Right there on its Welcome Page that is introduced: growth will be by one-on-one introduction. Joe and Jane will take a look at those benefits because Mark, a respected friend, has invited them to do so. Thus, it will not depend on the happenstance of encountering the website, nor even upon government messing up so very badly as to rattle their Statist premises; they will consider it because they know Mark as a sensible guy and he says it helped him a lot.
Every graduate member is asked to do that, at least once a year--and at the end of the Academy, I suggest ways of finding friends who are ready to accept the invitation and comment that if 199 out of the 200 people that everybody knows should decline, at any one time, it does not matter at all. Repeat the invitation a year or so later, and eventually that "No" will turn in to a "Yes." Why? Because eventually, over a period of 20 years or more, every one of us does come to the point of reconsidering the life we are living. Now, if the very light workload called for by helping one friend a year through the Academy is too much for freshly-educated market anarchists thirsting for liberty, then the project will fail but the culprits will be known.
Lastly, is the Academy too "academic" for Joe and Jane to absorb once they do accept Mark's invitation? It's an Academy, so it does set out to be academic and intellectual to a point, Tony is quite right. All of its 18 Segments set out to appeal to the mind of the studying member, more than to his emotions, that is correct.
If that intention is flawed, then the project will fail--but then, if humans do not make our key decisions on the basis of reason above all, the species is doomed anyway, because the ability to reason is the very attribute that distinguishes us from all the others--a point explored in Segment 1 of the Academy. So in this case we might as well eat, drink and be merry and stop wasting our time thinking profound thoughts on Strike The Root.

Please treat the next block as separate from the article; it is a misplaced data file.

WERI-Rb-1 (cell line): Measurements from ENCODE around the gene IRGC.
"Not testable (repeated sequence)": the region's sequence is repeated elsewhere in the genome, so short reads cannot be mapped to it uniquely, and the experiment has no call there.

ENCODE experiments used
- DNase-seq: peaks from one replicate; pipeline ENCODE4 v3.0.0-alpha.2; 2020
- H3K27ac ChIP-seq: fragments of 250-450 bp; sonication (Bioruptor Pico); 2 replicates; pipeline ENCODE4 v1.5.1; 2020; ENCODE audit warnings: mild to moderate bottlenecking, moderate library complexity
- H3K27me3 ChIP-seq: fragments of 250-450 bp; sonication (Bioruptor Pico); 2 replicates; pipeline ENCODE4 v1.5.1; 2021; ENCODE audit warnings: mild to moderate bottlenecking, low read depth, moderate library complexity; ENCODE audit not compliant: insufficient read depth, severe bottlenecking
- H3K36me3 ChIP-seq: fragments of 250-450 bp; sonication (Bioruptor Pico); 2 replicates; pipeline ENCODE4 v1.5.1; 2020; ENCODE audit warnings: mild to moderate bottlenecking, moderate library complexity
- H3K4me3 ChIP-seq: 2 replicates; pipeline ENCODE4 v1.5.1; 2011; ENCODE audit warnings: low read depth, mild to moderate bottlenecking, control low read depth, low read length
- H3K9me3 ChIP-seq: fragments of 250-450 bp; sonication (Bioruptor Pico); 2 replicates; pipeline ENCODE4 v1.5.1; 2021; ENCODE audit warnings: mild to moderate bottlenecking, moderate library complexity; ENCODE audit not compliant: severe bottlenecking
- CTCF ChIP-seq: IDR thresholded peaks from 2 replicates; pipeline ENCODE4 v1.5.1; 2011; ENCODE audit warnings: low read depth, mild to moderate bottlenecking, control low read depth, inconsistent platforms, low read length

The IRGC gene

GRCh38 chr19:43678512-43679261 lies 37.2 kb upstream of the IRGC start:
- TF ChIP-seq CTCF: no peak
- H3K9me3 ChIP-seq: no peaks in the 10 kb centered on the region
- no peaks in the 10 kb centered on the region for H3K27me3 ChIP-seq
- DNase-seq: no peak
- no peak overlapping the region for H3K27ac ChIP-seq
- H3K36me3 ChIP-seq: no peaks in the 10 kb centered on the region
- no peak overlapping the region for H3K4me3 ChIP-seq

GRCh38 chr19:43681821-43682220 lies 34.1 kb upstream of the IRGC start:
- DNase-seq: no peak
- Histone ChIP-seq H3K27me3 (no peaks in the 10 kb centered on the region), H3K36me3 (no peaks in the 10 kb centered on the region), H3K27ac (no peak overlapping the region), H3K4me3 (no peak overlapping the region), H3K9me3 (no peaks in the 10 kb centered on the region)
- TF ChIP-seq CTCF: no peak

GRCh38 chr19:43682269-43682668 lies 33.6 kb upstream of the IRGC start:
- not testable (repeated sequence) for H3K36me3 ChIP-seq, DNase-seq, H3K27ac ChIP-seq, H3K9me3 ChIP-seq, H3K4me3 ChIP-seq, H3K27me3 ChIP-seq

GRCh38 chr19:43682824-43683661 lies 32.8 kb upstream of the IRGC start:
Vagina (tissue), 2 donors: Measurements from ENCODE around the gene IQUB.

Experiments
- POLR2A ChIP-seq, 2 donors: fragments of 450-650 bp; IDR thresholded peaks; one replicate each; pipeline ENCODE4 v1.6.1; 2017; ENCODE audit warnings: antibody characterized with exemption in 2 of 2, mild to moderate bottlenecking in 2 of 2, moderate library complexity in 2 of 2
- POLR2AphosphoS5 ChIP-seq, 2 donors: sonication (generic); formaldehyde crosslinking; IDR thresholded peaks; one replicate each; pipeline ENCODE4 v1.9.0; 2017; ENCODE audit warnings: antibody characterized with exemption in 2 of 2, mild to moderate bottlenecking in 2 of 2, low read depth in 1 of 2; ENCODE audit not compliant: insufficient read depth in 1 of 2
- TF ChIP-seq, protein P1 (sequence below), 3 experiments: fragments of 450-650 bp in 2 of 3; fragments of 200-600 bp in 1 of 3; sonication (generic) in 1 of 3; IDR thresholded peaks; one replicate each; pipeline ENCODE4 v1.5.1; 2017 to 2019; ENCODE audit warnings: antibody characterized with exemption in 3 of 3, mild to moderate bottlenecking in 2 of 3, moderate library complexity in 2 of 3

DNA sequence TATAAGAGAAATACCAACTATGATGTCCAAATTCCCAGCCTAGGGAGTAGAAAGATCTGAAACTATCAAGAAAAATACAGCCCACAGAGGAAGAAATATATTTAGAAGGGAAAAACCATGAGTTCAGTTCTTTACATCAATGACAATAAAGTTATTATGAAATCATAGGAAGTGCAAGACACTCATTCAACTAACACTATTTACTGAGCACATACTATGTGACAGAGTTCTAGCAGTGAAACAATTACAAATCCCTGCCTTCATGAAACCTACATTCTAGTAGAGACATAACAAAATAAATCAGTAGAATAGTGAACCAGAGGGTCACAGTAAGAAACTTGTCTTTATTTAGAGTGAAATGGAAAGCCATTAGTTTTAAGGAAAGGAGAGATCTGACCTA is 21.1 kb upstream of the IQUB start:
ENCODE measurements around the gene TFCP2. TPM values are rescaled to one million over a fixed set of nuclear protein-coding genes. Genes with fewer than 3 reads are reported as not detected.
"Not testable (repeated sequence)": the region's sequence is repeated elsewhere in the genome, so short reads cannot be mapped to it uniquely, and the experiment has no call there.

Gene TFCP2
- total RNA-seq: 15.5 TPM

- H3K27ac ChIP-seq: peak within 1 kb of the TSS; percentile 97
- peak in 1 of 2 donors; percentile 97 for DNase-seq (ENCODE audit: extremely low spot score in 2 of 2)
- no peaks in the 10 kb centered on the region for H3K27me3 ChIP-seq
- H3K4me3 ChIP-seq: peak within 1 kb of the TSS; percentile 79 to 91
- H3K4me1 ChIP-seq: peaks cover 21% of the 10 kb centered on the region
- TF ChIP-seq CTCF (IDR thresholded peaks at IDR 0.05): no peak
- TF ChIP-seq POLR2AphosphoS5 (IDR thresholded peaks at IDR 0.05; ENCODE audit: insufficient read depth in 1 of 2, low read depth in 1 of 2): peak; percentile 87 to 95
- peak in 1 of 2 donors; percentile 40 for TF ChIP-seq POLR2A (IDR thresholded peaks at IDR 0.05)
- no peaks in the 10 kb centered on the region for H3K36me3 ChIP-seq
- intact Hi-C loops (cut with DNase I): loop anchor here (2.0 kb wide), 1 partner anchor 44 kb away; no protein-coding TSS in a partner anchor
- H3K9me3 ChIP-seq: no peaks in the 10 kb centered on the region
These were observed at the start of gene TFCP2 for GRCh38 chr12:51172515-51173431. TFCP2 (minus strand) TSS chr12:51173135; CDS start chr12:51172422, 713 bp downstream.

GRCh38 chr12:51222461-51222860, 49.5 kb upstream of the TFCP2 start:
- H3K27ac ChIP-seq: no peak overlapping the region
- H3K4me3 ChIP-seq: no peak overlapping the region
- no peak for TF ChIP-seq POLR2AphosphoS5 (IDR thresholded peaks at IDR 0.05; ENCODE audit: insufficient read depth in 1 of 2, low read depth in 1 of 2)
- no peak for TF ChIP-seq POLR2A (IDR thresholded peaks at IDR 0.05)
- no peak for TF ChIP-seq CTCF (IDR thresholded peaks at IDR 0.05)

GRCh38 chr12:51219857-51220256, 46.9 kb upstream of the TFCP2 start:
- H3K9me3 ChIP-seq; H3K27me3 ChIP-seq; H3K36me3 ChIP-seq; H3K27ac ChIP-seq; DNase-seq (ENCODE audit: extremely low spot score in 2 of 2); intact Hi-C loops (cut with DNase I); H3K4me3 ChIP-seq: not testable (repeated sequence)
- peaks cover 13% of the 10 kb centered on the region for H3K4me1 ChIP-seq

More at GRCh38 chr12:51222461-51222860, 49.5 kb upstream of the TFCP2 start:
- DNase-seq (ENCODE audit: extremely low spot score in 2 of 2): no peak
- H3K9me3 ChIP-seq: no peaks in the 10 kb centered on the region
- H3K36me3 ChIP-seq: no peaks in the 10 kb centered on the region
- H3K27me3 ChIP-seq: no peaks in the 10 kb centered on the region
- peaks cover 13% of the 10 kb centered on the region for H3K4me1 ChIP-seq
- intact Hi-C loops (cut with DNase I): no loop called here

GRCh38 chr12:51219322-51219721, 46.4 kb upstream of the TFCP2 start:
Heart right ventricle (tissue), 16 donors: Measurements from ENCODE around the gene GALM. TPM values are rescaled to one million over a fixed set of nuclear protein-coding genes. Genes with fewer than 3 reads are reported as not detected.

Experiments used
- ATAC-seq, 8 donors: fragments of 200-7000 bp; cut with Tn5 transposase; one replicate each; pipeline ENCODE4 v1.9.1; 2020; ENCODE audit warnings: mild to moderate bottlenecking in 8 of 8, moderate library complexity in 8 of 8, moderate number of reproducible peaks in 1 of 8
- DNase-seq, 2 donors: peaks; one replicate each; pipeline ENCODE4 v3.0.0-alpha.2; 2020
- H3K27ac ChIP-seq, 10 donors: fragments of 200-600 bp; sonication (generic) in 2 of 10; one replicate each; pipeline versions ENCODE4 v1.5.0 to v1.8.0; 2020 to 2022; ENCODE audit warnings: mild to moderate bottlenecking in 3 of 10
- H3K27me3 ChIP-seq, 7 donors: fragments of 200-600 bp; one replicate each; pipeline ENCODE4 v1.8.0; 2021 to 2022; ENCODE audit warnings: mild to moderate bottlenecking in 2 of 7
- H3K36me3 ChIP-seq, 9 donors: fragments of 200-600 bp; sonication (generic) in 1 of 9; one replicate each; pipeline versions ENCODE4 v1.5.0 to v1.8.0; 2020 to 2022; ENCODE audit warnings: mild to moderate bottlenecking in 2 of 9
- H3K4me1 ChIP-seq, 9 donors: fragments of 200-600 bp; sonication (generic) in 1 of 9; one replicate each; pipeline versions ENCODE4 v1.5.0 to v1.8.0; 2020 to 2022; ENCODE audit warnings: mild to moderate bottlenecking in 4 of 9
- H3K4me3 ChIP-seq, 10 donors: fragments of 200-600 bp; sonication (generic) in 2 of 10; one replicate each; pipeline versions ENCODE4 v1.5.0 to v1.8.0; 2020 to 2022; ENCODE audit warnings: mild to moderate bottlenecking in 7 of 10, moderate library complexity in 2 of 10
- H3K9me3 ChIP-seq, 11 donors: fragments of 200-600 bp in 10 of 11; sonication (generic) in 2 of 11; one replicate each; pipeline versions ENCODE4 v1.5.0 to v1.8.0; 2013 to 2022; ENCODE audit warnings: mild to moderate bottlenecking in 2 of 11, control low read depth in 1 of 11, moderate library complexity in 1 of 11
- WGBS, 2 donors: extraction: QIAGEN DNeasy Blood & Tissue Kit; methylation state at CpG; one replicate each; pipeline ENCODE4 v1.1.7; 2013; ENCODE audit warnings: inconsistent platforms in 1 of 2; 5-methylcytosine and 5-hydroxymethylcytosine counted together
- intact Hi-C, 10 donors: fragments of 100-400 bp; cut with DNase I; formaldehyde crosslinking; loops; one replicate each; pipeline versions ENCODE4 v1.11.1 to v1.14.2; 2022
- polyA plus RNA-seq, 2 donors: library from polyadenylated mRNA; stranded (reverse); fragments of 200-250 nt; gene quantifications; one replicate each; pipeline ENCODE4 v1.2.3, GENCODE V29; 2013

However, in my view, it's not flawed--that if "academic" reason is preeminent in TOLFA, then that's its greatest strength. In particular, it shows the student that there is no rational alternative to the free market. I know of no way to over-emphasize the importance of that. The Academy takes him to that conclusion with relentless logic, starting from an undeniable premise. If he is to remain a rational human being, he has no choice but to become an anarchist; this is freedom's "rational imperative," and it's indispensable.
Does an academic approach contrast with reality, with "real people"? Absolutely it does not! Real people reason! People who do not or will not or cannot reason are already less than real people, alas, for rationality is the hallmark of humanity; they are damaged goods (and I refer only to those who have allowed themselves to degenerate, not of course to the unfortunate few who are born with less than the usual measure of mental ability). It seems to me a truly formidable task to show people like that why freedom is good for them--they are already hopelessly irrational, dependent, pathetic. I'd not know how to go about it. I just hope that they are too few to prevent the human race rising to fulfill its potential, and time will prove me right or wrong.
In the final analysis, the proof of any pudding is in its eating. The On Line Freedom Academy stands alone in the market of ideas, as far as I know, as a real, systematic way to induce real people to become real libertarians on the only scale that will realize all the real benefits of liberty for which we thirst. Since that's so, why not join and use it; then if someone thinks he can improve upon it with a better way, power to his elbow! Armchair criticism may be a staple of academic life, but in the real cut and thrust of the marketplace, action is what counts.